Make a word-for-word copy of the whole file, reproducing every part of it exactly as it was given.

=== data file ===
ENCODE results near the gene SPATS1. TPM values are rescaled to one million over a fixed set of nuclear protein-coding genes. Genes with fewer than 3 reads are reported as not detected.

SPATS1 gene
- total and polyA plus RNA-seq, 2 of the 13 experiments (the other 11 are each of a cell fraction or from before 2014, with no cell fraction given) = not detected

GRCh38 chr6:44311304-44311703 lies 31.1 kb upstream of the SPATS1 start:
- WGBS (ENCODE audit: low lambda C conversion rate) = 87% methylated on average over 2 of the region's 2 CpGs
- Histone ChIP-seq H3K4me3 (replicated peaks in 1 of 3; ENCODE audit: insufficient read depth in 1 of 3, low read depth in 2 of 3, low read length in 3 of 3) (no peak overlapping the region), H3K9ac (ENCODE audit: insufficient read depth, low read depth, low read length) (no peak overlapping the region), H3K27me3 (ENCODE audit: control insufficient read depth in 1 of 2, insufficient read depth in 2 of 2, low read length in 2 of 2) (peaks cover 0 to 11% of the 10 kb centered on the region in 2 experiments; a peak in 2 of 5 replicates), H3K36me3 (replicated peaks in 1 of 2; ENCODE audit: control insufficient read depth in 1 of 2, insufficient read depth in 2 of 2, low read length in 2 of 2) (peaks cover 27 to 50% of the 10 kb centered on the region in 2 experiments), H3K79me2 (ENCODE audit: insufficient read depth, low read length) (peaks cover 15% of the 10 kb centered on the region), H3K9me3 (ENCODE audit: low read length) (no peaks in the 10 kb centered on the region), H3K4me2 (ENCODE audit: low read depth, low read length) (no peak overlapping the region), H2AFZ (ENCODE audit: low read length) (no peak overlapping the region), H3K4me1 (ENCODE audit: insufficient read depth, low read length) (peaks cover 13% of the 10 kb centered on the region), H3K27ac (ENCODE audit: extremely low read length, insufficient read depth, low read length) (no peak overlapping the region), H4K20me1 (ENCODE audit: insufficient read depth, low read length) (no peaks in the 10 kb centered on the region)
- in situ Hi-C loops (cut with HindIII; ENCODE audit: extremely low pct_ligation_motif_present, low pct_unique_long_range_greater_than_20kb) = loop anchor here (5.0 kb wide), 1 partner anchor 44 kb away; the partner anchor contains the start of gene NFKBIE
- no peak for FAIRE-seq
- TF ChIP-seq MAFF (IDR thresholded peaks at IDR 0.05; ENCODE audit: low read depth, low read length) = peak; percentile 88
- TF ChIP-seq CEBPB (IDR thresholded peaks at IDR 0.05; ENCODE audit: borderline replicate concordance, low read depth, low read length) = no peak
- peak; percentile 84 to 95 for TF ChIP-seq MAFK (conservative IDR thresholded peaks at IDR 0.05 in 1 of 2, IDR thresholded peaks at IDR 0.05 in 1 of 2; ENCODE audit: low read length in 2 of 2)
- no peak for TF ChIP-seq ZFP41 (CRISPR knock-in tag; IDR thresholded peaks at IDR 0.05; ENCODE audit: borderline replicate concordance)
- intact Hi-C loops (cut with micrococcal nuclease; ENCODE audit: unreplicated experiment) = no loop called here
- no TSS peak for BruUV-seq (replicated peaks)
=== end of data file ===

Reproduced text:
ENCODE results near the gene SPATS1. TPM values are rescaled to one million over a fixed set of nuclear protein-coding genes. Genes with fewer than 3 reads are reported as not detected.

SPATS1 gene
- total and polyA plus RNA-seq, 2 of the 13 experiments (the other 11 are each of a cell fraction or from before 2014, with no cell fraction given) = not detected

GRCh38 chr6:44311304-44311703 lies 31.1 kb upstream of the SPATS1 start:
- WGBS (ENCODE audit: low lambda C conversion rate) = 87% methylated on average over 2 of the region's 2 CpGs
- Histone ChIP-seq H3K4me3 (replicated peaks in 1 of 3; ENCODE audit: insufficient read depth in 1 of 3, low read depth in 2 of 3, low read length in 3 of 3) (no peak overlapping the region), H3K9ac (ENCODE audit: insufficient read depth, low read depth, low read length) (no peak overlapping the region), H3K27me3 (ENCODE audit: control insufficient read depth in 1 of 2, insufficient read depth in 2 of 2, low read length in 2 of 2) (peaks cover 0 to 11% of the 10 kb centered on the region in 2 experiments; a peak in 2 of 5 replicates), H3K36me3 (replicated peaks in 1 of 2; ENCODE audit: control insufficient read depth in 1 of 2, insufficient read depth in 2 of 2, low read length in 2 of 2) (peaks cover 27 to 50% of the 10 kb centered on the region in 2 experiments), H3K79me2 (ENCODE audit: insufficient read depth, low read length) (peaks cover 15% of the 10 kb centered on the region), H3K9me3 (ENCODE audit: low read length) (no peaks in the 10 kb centered on the region), H3K4me2 (ENCODE audit: low read depth, low read length) (no peak overlapping the region), H2AFZ (ENCODE audit: low read length) (no peak overlapping the region), H3K4me1 (ENCODE audit: insufficient read depth, low read length) (peaks cover 13% of the 10 kb centered on the region), H3K27ac (ENCODE audit: extremely low read length, insufficient read depth, low read length) (no peak overlapping the region), H4K20me1 (ENCODE audit: insufficient read depth, low read length) (no peaks in the 10 kb centered on the region)
- in situ Hi-C loops (cut with HindIII; ENCODE audit: extremely low pct_ligation_motif_present, low pct_unique_long_range_greater_than_20kb) = loop anchor here (5.0 kb wide), 1 partner anchor 44 kb away; the partner anchor contains the start of gene NFKBIE
- no peak for FAIRE-seq
- TF ChIP-seq MAFF (IDR thresholded peaks at IDR 0.05; ENCODE audit: low read depth, low read length) = peak; percentile 88
- TF ChIP-seq CEBPB (IDR thresholded peaks at IDR 0.05; ENCODE audit: borderline replicate concordance, low read depth, low read length) = no peak
- peak; percentile 84 to 95 for TF ChIP-seq MAFK (conservative IDR thresholded peaks at IDR 0.05 in 1 of 2, IDR thresholded peaks at IDR 0.05 in 1 of 2; ENCODE audit: low read length in 2 of 2)
- no peak for TF ChIP-seq ZFP41 (CRISPR knock-in tag; IDR thresholded peaks at IDR 0.05; ENCODE audit: borderline replicate concordance)
- intact Hi-C loops (cut with micrococcal nuclease; ENCODE audit: unreplicated experiment) = no loop called here
- no TSS peak for BruUV-seq (replicated peaks)